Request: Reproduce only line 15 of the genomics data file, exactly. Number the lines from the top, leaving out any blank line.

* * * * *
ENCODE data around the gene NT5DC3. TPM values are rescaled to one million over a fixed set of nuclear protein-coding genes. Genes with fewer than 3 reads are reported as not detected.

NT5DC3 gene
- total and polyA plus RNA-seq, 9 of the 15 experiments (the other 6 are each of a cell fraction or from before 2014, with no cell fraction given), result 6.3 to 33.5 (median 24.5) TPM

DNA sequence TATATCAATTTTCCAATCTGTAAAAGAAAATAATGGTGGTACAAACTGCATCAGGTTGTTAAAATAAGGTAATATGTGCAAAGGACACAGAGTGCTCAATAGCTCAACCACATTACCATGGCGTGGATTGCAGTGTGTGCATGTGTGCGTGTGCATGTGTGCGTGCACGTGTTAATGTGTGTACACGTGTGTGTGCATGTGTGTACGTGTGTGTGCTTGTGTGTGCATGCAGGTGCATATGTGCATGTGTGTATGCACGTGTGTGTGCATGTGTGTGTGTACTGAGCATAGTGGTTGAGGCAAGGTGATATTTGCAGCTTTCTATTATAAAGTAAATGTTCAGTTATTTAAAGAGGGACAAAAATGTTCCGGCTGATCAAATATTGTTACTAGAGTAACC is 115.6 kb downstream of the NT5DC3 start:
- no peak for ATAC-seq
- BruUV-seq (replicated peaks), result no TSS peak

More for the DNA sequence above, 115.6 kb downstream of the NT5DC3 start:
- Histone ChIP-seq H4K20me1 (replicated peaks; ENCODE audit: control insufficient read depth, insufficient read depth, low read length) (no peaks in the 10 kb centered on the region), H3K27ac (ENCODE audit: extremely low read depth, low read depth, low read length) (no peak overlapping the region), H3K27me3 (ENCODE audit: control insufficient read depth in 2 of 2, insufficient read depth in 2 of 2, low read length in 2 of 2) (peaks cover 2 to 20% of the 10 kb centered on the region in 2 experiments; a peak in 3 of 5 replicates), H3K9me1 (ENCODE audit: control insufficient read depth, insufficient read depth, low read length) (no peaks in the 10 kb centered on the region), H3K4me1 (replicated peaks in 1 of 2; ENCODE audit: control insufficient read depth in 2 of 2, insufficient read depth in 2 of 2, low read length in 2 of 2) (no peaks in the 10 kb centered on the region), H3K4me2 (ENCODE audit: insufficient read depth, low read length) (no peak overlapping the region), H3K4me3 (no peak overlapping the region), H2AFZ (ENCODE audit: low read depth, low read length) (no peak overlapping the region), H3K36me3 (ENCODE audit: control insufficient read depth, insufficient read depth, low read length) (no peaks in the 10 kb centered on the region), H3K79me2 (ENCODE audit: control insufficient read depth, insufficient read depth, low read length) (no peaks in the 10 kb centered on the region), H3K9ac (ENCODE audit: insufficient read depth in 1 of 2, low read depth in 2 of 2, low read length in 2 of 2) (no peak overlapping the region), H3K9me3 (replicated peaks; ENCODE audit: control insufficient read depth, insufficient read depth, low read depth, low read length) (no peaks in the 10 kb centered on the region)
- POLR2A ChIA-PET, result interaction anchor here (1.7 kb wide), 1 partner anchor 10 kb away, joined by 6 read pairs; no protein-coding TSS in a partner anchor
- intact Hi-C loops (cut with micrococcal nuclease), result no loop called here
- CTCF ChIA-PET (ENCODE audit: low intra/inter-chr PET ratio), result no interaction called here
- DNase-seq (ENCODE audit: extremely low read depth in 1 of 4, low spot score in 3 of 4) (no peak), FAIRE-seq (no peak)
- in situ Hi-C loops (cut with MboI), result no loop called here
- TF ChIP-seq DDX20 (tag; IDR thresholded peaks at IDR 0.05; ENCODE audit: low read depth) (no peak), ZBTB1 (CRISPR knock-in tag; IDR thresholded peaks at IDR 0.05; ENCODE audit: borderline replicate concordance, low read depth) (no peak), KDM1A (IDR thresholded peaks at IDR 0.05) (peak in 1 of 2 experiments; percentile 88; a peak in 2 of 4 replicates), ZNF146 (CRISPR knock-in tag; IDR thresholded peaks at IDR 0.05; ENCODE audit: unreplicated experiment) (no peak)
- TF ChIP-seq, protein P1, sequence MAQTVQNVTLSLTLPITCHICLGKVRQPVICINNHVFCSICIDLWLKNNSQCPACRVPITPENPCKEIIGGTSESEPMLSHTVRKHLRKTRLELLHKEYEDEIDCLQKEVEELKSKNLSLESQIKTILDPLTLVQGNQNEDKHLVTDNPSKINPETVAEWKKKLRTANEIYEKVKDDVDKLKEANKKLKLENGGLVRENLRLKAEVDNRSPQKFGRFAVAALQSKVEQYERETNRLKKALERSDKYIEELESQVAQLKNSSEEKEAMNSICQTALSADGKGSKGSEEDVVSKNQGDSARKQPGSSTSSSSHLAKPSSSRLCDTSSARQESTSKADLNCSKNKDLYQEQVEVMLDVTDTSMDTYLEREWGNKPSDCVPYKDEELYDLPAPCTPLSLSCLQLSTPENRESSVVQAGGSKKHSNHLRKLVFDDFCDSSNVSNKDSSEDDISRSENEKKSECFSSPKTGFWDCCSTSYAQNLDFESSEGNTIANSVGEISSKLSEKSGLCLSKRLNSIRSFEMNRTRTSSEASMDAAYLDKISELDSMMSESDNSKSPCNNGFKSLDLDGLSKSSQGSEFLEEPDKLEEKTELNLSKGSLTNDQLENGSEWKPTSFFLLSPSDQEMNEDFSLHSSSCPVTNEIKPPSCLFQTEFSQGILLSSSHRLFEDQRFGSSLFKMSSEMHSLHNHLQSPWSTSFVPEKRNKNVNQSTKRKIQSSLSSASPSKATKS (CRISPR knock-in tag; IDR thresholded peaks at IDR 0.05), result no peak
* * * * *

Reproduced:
- TF ChIP-seq, protein P1, sequence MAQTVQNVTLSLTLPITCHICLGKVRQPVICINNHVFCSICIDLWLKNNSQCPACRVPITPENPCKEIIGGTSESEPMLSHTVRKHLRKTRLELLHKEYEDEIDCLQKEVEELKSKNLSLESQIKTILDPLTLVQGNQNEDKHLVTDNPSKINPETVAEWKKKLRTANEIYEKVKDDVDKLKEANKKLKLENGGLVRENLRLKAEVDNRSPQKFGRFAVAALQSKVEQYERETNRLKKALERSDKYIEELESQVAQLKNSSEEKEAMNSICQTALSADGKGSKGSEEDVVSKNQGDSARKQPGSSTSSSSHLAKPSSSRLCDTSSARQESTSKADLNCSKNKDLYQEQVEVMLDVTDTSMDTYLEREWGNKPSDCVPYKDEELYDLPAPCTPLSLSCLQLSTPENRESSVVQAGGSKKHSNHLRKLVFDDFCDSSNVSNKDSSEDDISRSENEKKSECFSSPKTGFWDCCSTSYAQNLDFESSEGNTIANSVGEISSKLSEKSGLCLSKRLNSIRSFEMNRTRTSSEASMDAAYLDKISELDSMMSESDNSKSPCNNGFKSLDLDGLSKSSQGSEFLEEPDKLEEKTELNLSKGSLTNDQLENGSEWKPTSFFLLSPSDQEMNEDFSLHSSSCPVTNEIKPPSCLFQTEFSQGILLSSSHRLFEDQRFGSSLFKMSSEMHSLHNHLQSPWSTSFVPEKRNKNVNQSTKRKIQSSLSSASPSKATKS (CRISPR knock-in tag; IDR thresholded peaks at IDR 0.05), result no peak